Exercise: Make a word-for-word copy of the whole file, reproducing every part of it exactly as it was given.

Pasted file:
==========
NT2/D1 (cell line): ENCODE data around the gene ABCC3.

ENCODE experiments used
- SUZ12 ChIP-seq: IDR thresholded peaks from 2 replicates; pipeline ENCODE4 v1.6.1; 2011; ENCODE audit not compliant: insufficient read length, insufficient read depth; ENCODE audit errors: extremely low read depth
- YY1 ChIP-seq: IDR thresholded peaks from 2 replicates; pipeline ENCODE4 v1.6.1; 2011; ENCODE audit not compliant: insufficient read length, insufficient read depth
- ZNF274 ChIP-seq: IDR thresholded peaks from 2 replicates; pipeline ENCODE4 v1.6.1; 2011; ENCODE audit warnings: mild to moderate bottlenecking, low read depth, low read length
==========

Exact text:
NT2/D1 (cell line): ENCODE data around the gene ABCC3.

ENCODE experiments used
- SUZ12 ChIP-seq: IDR thresholded peaks from 2 replicates; pipeline ENCODE4 v1.6.1; 2011; ENCODE audit not compliant: insufficient read length, insufficient read depth; ENCODE audit errors: extremely low read depth
- YY1 ChIP-seq: IDR thresholded peaks from 2 replicates; pipeline ENCODE4 v1.6.1; 2011; ENCODE audit not compliant: insufficient read length, insufficient read depth
- ZNF274 ChIP-seq: IDR thresholded peaks from 2 replicates; pipeline ENCODE4 v1.6.1; 2011; ENCODE audit warnings: mild to moderate bottlenecking, low read depth, low read length